22 C
Byron Shire
February 28, 2021

Money and drugs

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Last week I saw two police vehicles and sniffer dogs searching a car on its way to Byron. I assume with all the schoolies in town they would be looking for drugs, probably marijuana and ecstasy.

For those who aren’t familiar with marijuana and ecstasy, they have a similar effect – they make you feel good. That’s why they’re so popular.

Marijuana is famous for positively enhancing people’s perceptions, causing them to find ordinary things funny and/or beautiful and eat Tim Tams. Ecstasy is the preferred choice of people who like to dance, hug and talk.

Much is made of the dangers of drugs, and some are very dangerous indeed.

Alcohol is involved in one-eighth of the deaths of Australians under 25. Sixty per cent of all police calls and 90 per cent of late-night police calls involve alcohol.

As a cause of personal and social harm the 2012 UK Drug Policy Report rates alcohol in the top five with heroin and barbiturates, while marijuana languishes in 11th place, two spots behind tobacco, the killer of 20,000 Australians a year (marijuana has not been directly responsible for a single death). Ecstasy is virtually harmless at 18.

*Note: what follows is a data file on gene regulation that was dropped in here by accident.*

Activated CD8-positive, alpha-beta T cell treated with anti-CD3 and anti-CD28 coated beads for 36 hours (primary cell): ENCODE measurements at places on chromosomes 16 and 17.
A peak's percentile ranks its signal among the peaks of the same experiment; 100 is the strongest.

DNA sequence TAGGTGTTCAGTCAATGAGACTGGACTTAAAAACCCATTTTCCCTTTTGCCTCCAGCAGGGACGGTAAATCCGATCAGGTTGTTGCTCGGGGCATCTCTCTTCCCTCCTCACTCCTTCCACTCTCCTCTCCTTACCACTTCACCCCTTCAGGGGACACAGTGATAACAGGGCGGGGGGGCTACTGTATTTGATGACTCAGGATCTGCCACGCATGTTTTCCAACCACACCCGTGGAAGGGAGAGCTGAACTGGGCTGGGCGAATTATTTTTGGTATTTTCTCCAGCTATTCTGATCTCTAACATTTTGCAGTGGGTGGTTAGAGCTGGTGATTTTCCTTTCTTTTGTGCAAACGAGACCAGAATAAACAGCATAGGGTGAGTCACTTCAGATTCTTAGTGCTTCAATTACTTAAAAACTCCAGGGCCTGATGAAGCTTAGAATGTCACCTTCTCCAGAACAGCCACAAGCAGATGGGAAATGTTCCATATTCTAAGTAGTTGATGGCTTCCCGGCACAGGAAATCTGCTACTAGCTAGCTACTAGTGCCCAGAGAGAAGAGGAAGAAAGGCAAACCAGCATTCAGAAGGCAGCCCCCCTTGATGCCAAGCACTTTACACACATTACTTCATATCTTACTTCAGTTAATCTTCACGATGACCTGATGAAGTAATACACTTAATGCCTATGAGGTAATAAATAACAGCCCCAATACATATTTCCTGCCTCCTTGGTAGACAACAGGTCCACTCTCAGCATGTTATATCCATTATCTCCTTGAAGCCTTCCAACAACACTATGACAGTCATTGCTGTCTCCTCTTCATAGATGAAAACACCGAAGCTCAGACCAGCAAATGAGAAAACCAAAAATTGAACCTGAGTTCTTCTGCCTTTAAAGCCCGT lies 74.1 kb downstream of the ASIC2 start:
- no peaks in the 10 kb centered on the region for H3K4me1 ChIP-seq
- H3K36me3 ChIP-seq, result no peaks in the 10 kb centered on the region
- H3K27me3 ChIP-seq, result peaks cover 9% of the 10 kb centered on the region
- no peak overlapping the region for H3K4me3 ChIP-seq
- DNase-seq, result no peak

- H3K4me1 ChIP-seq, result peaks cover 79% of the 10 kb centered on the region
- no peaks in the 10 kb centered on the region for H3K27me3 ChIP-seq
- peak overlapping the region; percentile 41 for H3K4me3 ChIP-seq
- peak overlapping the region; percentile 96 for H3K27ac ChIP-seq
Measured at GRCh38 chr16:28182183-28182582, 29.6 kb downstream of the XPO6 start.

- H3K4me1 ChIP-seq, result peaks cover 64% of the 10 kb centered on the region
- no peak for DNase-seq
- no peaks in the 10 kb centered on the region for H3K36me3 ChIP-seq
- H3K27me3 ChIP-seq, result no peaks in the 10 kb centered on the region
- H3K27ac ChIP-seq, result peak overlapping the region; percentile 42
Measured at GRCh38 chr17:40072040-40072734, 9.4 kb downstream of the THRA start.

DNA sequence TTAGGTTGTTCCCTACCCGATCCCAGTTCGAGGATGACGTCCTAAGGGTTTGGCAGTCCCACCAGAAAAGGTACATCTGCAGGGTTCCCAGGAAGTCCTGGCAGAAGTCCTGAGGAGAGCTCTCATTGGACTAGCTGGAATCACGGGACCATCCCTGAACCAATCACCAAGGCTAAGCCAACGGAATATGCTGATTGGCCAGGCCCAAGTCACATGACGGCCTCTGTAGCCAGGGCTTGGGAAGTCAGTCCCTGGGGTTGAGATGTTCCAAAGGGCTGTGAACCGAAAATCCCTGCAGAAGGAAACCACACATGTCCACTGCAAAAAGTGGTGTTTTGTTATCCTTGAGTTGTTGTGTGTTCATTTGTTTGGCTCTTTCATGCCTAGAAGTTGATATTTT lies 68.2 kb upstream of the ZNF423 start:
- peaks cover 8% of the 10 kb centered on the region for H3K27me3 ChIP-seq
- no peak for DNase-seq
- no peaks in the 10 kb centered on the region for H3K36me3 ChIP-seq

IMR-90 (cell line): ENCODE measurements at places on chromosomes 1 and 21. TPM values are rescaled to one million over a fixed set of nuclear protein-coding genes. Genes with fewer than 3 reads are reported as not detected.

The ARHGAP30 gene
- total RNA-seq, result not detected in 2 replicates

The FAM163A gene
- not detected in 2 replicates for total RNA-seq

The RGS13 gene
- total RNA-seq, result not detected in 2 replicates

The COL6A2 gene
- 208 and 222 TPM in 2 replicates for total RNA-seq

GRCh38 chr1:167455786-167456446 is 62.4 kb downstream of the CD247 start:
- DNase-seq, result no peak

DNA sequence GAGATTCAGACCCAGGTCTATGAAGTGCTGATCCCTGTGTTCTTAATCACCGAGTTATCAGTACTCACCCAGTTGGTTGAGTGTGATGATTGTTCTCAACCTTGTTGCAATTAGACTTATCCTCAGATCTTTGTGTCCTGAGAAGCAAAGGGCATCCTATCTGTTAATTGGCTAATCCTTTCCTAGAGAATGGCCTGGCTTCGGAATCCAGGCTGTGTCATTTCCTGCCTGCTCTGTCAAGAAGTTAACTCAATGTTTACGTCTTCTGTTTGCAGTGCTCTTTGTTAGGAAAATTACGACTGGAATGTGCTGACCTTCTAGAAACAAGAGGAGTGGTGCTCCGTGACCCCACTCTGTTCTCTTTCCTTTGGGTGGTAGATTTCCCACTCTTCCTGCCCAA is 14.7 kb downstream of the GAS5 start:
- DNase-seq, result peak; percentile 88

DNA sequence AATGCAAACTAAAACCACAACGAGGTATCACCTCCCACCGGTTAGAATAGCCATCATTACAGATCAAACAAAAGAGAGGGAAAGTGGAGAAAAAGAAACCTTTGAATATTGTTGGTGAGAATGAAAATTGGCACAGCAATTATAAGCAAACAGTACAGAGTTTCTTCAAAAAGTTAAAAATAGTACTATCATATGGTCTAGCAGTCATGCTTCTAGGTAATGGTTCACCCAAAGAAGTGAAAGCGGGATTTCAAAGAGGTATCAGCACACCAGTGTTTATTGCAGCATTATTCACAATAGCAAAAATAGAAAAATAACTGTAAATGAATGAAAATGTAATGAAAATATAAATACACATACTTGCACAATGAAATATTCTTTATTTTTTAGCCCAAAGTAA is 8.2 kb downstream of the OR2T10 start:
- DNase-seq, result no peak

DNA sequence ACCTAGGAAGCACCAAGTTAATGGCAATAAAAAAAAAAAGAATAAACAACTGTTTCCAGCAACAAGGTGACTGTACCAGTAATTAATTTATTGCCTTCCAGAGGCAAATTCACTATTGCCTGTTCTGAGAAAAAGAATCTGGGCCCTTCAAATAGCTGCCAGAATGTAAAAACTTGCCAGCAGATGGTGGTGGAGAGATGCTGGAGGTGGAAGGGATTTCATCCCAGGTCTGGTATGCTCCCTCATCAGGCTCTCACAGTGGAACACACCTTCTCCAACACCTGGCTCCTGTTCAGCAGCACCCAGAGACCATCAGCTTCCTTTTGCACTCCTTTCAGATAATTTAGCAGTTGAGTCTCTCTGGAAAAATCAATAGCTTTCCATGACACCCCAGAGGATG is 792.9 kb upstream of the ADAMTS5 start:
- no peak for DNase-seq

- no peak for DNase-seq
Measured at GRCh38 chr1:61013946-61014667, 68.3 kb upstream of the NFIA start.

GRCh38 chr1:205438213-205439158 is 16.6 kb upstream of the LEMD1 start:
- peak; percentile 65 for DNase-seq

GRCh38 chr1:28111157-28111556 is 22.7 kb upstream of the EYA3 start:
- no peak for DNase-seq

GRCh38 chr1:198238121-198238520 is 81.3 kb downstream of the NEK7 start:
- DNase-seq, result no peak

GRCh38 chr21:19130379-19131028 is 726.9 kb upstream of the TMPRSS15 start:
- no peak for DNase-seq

So why is the government persecuting and jailing people who prefer less harmful drugs? It’s easy to put it down to stupidity but no-one can be that stupid. The answer is money.

What would happen to the alcohol and tobacco industries if marijuana and ecstasy were legal? A recent US report says ‘legalising marijuana for medical use is associated with a drop in beer sales and a decrease in heavy drinking’.

Which is why the legal-drug companies spend millions of dollars on political donations, lobbyists and advertising to protect their turf and ensure that better, healthier drugs are not allowed. And why our politicians, who are deeply concerned with staying in power, will continue to outlaw marijuana and ecstasy as long as they get more money for doing so.

Brian Lawry, Brunswick Heads


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